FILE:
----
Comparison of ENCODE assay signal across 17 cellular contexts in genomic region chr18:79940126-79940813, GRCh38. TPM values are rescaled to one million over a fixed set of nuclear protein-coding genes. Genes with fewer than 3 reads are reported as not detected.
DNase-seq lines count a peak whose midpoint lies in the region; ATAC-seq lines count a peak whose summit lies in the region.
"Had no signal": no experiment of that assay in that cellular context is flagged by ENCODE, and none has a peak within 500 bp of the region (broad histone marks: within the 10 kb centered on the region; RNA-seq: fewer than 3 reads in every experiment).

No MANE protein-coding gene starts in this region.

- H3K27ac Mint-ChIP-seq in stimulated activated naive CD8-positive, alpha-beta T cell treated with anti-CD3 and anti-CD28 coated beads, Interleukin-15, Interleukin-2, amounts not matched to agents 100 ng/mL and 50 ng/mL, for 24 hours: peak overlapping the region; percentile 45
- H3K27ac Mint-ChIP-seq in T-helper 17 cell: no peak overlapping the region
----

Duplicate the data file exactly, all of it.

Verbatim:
Comparison of ENCODE assay signal across 17 cellular contexts in genomic region chr18:79940126-79940813, GRCh38. TPM values are rescaled to one million over a fixed set of nuclear protein-coding genes. Genes with fewer than 3 reads are reported as not detected.
DNase-seq lines count a peak whose midpoint lies in the region; ATAC-seq lines count a peak whose summit lies in the region.
"Had no signal": no experiment of that assay in that cellular context is flagged by ENCODE, and none has a peak within 500 bp of the region (broad histone marks: within the 10 kb centered on the region; RNA-seq: fewer than 3 reads in every experiment).

No MANE protein-coding gene starts in this region.

- H3K27ac Mint-ChIP-seq in stimulated activated naive CD8-positive, alpha-beta T cell treated with anti-CD3 and anti-CD28 coated beads, Interleukin-15, Interleukin-2, amounts not matched to agents 100 ng/mL and 50 ng/mL, for 24 hours: peak overlapping the region; percentile 45
- H3K27ac Mint-ChIP-seq in T-helper 17 cell: no peak overlapping the region